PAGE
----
It’s important to note that while Lake Mungo isn’t a full-fledged horror movie per se, that doesn’t mean it has no intention of trying to scare you, because it does. Again and again. But it chooses its moments to do so, so that when they do occur, it is far more shocking than it would normally be. Five minutes of creepy footage mixed into 85 other minutes of other creepy footage is just footage. It gets lost. But five minutes of creepy footage woven into a narrative about mourning and regret becomes jarring and real. And that’s what this movie is, really: a reflection on loss, and dealing with death, and with facing the notion that you can never truly know someone if they don’t want you to. There’s a great line in the film spoken by Alice’s best friend: “Alice kept secrets. She kept the fact that she kept secrets a secret.” Because as the story unfolds, we begin to realize that Alice was not the person her family believed her to be. And while such a proclamation immediately makes one assume Alice was in actuality a devious character, or a murderer, or something worse, that’s not the case here at all. It’s just that the Palmer family didn’t know everything about Alice they should have…and maybe Alice regretted that. Maybe, in death, Alice wanted her family to know who she truly was—her good faults as well as her bad.

The acting in this film is across-the-board fantastic and convincing. With a movie like this, one false performance can derail the proceedings. Because if you don’t believe what you’re seeing has happened, or could potentially happen, then you, the viewer, are left behind. No one in the film appears as if they are giving a “performance”—they just sell what has to be sold, which is that they are a grieving family undergoing strange events in their home and trying to make sense of it all.

While the movie’s running time is 10% “found footage,” and while a large portion of that “found footage” is simply every-day video taken by various family members over the years, there remains a scene, created with a cell phone video camera, that is extremely unnerving. It is the strength of this scene that demands Lake Mungo be included with the other found footage heavyweights The Blair Witch Project, Cannibal Holocaust, and Paranormal Activity. I know that a lot of folks out there disown movies like BWP and PA because, frankly, “You don’t see anything! They never show you the witch/ghost!” Well, number one, those people are foolish, anyway. And number two, Lake Mungo does indeed show you the villain—the antagonist. It shows you the force that has come and stolen the life of a young girl and left her family in tatters. It shows you death, coming at you from the darkness of Lake Mungo in shaky, blurry two-inch-by-two-inch camera phone video. It’s a scene that will literally chill you, and stay with you long after the movie is finished.

Lake Mungo was released in 2008 as part of the generally terrible After Dark Horror Fest/8 Horror Movies to Die For platform. For the uninitiated, these consist mainly of movies that are basically direct-to-video low-budgeters that are randomly picked and marketed as “the movies they didn’t want you to see.” Well, that’s partly true…because most of them are pretty terrible. And it feels dirty to see Lake Mungo bare the same banner as Lake Dead and Monster Man, two of the worst movies I’ve ever seen. Soon after its release in 2008, it was announced that the producers of The Ring remake would be shepherding a remake of Lake Mungo, due for release in 2011. With 2011 coming to an end in less than two months and the movie not even entering pre-production, hopefully this is an idea long abandoned. While the movie is perfect just the way it is anyway, the damn thing is also in easily understandable, Australian-accented, English. And unless they were to pump recognizable faces into the American remake (which would defeat the whole purpose of this movie trying to feel real in the first place), why on earth would you bother?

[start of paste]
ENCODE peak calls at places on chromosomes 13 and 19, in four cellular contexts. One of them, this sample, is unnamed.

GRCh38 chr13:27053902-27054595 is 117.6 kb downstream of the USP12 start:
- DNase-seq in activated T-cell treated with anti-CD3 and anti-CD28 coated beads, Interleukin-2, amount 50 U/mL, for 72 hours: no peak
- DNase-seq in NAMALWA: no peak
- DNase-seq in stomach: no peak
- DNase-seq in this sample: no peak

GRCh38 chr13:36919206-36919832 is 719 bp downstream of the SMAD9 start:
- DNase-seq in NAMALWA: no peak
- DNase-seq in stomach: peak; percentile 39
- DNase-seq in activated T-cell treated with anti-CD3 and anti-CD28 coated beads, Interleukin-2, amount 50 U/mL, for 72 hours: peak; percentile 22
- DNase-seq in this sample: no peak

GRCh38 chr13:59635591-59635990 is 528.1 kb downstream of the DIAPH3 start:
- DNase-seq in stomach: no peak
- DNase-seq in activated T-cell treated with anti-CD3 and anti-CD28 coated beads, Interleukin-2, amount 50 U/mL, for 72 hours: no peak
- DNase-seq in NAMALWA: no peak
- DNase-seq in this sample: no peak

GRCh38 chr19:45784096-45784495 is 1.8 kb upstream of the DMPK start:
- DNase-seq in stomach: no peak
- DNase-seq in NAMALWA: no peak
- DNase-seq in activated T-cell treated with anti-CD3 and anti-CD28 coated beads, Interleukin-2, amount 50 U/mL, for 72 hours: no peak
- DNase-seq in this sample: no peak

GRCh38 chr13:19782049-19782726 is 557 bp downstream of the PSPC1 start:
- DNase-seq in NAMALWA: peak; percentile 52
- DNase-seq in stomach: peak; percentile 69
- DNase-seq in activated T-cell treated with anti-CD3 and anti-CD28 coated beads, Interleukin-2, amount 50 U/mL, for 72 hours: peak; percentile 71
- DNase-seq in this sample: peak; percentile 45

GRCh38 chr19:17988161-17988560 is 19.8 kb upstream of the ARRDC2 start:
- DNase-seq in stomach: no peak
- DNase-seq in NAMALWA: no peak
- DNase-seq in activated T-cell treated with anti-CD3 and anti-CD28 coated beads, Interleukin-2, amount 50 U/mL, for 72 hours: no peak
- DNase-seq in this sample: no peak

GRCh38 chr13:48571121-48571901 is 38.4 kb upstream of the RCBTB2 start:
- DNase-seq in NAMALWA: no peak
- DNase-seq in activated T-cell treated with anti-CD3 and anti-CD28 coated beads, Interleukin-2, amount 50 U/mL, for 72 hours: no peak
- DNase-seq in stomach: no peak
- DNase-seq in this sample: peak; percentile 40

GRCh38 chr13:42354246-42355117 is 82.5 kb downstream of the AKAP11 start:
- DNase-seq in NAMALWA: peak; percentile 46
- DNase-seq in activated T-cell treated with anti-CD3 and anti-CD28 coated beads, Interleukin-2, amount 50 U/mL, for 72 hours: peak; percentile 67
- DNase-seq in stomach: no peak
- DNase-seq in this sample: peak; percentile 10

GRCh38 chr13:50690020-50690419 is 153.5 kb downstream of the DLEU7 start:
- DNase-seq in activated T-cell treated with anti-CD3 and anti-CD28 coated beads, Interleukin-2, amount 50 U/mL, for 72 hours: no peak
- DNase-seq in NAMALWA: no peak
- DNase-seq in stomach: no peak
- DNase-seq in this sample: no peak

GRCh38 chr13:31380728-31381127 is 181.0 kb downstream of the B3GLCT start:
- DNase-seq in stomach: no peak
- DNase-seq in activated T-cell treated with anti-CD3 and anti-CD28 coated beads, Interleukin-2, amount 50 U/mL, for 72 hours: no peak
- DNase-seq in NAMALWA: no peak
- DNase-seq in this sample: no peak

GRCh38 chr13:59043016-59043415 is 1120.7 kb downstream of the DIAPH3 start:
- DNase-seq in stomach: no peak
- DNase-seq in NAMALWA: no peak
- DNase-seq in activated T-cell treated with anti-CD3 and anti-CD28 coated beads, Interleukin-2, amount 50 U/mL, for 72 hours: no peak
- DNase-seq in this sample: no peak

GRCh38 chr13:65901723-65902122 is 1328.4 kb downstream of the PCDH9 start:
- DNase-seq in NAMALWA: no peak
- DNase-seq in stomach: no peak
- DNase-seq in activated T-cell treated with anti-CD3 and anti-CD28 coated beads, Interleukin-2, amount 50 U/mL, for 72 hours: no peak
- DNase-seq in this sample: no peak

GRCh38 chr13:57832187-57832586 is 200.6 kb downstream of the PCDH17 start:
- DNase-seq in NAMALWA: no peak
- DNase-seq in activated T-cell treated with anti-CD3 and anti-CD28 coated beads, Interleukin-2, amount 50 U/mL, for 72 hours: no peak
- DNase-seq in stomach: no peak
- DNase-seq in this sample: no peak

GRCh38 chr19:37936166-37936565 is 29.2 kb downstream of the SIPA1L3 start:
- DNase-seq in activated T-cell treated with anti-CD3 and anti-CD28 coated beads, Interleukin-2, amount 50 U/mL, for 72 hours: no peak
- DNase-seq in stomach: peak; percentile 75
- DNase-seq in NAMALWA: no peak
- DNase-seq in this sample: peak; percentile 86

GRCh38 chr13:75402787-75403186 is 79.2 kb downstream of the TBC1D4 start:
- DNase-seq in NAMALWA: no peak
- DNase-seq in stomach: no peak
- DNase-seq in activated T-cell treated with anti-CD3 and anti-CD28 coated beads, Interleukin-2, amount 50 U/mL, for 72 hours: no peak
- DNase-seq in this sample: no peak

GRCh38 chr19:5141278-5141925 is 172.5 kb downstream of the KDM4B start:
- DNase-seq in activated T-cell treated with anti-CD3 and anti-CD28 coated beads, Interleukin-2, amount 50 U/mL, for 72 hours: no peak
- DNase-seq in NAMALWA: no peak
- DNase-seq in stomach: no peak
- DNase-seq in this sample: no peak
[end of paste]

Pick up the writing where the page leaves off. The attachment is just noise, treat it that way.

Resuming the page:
I love horror movies. I’ve seen more horror movies than anyone I know. When I was a kid, and other kids my age were watching The Goonies, I was watching Friday the 13th or its derivatives. Whenever our family went to an uncle/aunt’s house for a holiday, it wasn’t long before I was sneaking away to watch whatever horror movies (on VHS, no less) they had in their cabinets. (This is how I first came to see Night of the Living Dead, Re-Animator, and A Nightmare on Elm Street.)

I say this to you because of the quite literally thousands of horror movies I have seen, only three have ever actually affected me: The Exorcist, The Blair Witch Project, and Lake Mungo. That’s pretty good company, I say. And I truly mean it. I look at a movie like Lake Mungo, and I see everything horror fans claim to want—real performances, real terror, intelligent writing, a supreme lack of horror clichés, and absolutely no pandering to its audience—and I wonder why more people do not know about this movie. Frankly, it’s a goddamn shame. It’s an unsung horror. 

(Oh sure to watch the closing credits.)


  1. I've watched more horror movies than anyone I know, and although Lake Mungo is good, it isn't great. While the performances and the look of the film was top notch (I would say it's mimicking an Errol Morris movie, not Dateline), the plot devices are a little too forced at times for my taste ***spoiler*** People at the lake happen to film/photograph Mathew in Alice's jacket? That's kinda of dumb and really does nothing for the story. Plot devices like this happen too often in the movie. But I would say it's original, one of the best acted "found footage" and mockumentaries I've seen, and has some very creepy moments. It definitely stacks up well in the category. What movies like this prove (and what I think you'd agree with) Is that a dark room (and what may or may not be lurking in it) is far more terrifying than a room full of blood and body parts.

    1. I'm very much in agreement with your very last statement. Thanks for taking the time to read and respond.

  2. sorry about some of the incorrect english and typos

  3. A truly amazing film that will stay with me for years to come. Unsure what to expect, but it left me speechless.

  4. Some great plot-turns to ponder in this film. The conflicted psychic enabling one person's closure, knowing fully how that person's loved one is thereby consigned to eternal unrest. "Damned if you do, damned if you don't" he says.
    What's with the bruises though? Ah, what...?